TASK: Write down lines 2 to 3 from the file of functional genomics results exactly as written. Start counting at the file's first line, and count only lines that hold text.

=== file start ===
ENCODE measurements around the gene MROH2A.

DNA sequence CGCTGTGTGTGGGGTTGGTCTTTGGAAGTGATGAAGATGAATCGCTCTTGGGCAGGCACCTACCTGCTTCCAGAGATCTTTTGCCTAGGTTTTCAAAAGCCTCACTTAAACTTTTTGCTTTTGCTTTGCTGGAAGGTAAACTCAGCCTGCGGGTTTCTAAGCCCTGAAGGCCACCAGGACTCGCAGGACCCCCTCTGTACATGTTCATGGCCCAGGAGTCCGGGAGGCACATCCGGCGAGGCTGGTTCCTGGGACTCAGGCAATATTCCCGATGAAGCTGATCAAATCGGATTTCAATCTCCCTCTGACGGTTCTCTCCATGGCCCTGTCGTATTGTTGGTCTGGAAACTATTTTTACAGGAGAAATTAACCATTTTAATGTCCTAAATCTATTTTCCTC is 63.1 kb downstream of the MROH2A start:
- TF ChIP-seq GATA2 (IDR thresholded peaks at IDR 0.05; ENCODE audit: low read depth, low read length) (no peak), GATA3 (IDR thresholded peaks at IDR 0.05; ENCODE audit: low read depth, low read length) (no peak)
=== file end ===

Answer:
DNA sequence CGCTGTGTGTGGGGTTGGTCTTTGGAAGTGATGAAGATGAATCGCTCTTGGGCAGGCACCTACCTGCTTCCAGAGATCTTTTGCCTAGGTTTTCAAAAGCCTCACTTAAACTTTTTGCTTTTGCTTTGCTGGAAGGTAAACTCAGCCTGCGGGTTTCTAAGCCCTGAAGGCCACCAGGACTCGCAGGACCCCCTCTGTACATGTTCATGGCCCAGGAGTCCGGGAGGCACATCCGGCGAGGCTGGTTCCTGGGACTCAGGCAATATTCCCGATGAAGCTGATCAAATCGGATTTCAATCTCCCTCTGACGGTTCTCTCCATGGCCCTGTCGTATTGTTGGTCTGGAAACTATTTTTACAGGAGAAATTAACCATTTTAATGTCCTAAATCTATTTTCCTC is 63.1 kb downstream of the MROH2A start:
- TF ChIP-seq GATA2 (IDR thresholded peaks at IDR 0.05; ENCODE audit: low read depth, low read length) (no peak), GATA3 (IDR thresholded peaks at IDR 0.05; ENCODE audit: low read depth, low read length) (no peak)